October/November 2012

Getting to Know: Cooking Cheeses

Whether crystalline or creamy, sharp or mild, blue or orange, cheese shows up in too many recipes to count here in the test kitchen. We’re profiling a dozen that we reach for often.

Mild Cheddar

Whether British or American, all cheddars are made by a process called cheddaring, in which curds are cut into slabs, stacked, and pressed. American cheddar may be white or yellow, depending on the region it’s from. We blindfolded our cooks and tasted both; no one could reliably tell the difference. The yellow (it’s actually orange) is dyed with annatto seeds. Mild, young cheddar is moister and a better melter than its older siblings.

Sharp Cheddar

As cheddar ages, its texture firms and dries, and its flavor concentrates. While the U.S. Department of Agriculture (USDA) has no guidelines for aging and labeling, extra-sharp cheddar (at the far end of the cheddar spectrum) is usually nine to 18 months old. Older cheddar can curdle when melted. To prevent that, we shred it and toss it with cornstarch or combine it with better melters, such as Monterey Jack or American cheese.

Monterey Jack

When it comes to creamy melting and mild flavor, Monterey Jack sets the gold standard. A California native, it’s also called Cali Jack, or just Jack cheese, and is rarely aged. Pepper Jack is its spicy cousin. Cabot makes our favorite Monterey Jack, which we use in everything from enchiladas to stuffed meatloaf to scalloped potatoes. For easier shredding, spray your grater with vegetable oil spray.

American Cheese

The USDA labels it “process cheese product” for a reason: Most American cheese is only part cheese. Stabilizers and emulsifiers account for the remainder. Eating it showed patriotism during World War II, and we remain fond of it in a grilled cheese sandwich or melted over a cheesesteak. For the best flavor, look for brands with “cultured pasteurized milk” as the first ingredient.

Block-Style Mozzarella

Heat brings out the best in this low-­moisture mozzarella, which, though rubbery when raw, melts beautifully. You can use part skim and full fat interchangeably in recipes for calzones, ­lasagnas, and pizza, but avoid preshredded. Our favorite product is Sorrento Whole Milk Mozzarella, which we’ve found “clean” and “mellow,” “practically like drinking milk.” Don’t confuse block-style with fresh mozzarella, which is usually packed in water.


True Parmigiano-Reggiano is a cow’s-milk cheese made in Northern Italy by strictly governed methods that have been around for 800 years. We love its “buttery,” “nutty” flavor and crystalline texture, a product of up to two years of aging. (American Parmesans are younger and use different rennet and pasteurized milk so may be sour, salty, and rubbery.) Save the rinds, storing them in a zipper-lock bag in the refrigerator or freezer, to flavor soup, such as minestrone.


Fluffy, buttery, and slightly sweet, ricotta is versatile enough to use both in savory classics, like lasagna and manicotti, and in desserts, such as cheesecake and cannoli. Our taste-test winner is “creamy,” “clean” Calabro Part Skim Ricotta. If you can’t find it, look for a brand of fresh ricotta that has no gums or stabilizers. In the test kitchen, we sometimes smooth out ricotta destined for pasta dishes with hot pasta water.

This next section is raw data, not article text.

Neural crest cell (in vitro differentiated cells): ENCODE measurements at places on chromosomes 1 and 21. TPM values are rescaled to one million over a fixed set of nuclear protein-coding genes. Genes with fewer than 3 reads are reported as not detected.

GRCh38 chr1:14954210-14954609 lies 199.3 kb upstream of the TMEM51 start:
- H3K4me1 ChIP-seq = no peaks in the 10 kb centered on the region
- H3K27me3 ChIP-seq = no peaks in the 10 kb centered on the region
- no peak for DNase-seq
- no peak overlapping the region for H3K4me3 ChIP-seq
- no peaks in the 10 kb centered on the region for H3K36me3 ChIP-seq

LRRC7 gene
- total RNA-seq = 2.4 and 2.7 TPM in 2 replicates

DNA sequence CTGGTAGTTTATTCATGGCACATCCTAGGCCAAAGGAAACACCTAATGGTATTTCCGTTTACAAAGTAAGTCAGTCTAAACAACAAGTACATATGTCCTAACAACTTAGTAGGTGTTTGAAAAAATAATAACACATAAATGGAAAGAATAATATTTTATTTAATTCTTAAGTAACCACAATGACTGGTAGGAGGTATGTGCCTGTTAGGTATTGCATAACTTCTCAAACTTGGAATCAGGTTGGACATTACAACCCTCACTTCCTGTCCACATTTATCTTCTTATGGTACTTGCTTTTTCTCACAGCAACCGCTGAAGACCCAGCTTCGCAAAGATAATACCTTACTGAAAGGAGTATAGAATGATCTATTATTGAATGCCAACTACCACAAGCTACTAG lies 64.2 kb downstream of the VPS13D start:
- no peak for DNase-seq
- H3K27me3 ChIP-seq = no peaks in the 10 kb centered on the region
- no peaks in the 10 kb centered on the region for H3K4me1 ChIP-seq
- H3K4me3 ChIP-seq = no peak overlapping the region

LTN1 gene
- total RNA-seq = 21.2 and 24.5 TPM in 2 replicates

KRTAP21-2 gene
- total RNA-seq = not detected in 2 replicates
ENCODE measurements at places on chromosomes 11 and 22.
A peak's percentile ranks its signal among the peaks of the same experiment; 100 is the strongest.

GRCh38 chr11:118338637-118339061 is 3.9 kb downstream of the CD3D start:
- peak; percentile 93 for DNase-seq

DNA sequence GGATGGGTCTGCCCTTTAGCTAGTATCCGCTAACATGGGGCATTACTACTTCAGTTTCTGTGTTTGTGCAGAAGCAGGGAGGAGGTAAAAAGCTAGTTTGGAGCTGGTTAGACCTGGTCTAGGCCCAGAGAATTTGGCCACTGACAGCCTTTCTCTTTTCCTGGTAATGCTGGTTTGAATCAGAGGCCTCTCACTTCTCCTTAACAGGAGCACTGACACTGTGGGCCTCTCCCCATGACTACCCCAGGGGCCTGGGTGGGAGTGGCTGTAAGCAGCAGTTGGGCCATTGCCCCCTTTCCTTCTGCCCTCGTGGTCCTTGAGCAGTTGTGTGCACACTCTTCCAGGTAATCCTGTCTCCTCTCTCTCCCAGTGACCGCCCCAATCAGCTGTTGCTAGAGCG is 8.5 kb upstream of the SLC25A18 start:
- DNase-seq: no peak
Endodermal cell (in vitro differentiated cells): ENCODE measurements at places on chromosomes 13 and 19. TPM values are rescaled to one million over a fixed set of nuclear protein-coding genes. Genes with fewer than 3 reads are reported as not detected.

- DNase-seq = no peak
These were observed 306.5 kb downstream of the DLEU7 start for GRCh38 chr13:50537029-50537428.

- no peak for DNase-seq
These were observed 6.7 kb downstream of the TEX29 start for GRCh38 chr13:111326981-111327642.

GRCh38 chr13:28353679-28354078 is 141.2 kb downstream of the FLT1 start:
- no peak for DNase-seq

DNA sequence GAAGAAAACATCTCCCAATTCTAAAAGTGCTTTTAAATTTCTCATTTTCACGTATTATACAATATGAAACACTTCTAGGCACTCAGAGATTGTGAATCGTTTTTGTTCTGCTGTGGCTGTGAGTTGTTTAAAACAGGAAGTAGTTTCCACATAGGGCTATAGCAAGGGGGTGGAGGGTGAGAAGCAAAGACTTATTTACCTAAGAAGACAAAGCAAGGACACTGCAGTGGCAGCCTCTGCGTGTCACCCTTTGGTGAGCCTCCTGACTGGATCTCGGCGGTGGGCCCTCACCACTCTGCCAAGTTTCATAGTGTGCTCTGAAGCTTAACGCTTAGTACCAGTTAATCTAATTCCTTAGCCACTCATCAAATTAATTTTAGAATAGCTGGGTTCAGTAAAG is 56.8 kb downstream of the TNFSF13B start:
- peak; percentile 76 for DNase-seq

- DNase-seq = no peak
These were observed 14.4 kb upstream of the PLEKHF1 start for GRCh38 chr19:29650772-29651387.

No need to beware of this salty, sharp, and deliciously crumbly Greek gift. In Greece, real feta must be made from at least 70 percent sheep’s milk (goat’s milk is also traditional). In the United States, though, feta often uses cow’s milk and may come from France or Romania, among other places. The test kitchen favorite is from Greece—Mt. Vikos ­Traditional Feta. To keep feta moist and fresh, store it in its brine.

Supermarket Blue Cheese

Blue cheese is made by treating cow’s-, goat’s-, or sheep’s-milk cheeses with a (harmless) mold. Bacteria grows in the ripening cheese, giving it a pungent, distinctive flavor and smell. Use the tines of a fork to crumble wedges of cheese and toss it in salads, stir it into dips, or mix it with softened butter and chives to melt over grilled steak or burgers. Blue cheese pairs well with grapes, apples, and pears.

Fresh Goat Cheese (Chevre)

Just 30 years ago, America was a land largely bereft of goat cheese. Today, thanks in part to pioneering Californians Laura Chenel (cheesemaker) and Alice Waters (restaurateur), goat cheese is produced (and eaten) all over the country. Precrumbled is often dry and chalky, so buy it in logs and use unflavored dental floss to slice it into neat medallions.

Swiss Cheese

The name aside, many Swiss cheeses you’ll find in the supermarket are actually made in America. The real deal is Emmentaler Swiss cheese, which is nutty and complex when eaten out of hand and a classic for fondue. The holes, or “eyes,” in Swiss cheese are formed when (good) bacteria release carbon dioxide as the cheeses age. Older cheeses have a stronger flavor—and larger eyes.


Dense, creamy Gruyère, produced in France and Switzerland, is made from raw cow’s milk and aged for about a year. Tasters described it as “assertively salty” and “nutty.” Our favorite is the Reserve Wheel from Peney-le-Jorat, Switzerland (but we liked every import we tasted). Domestic Gruyères pale in comparison.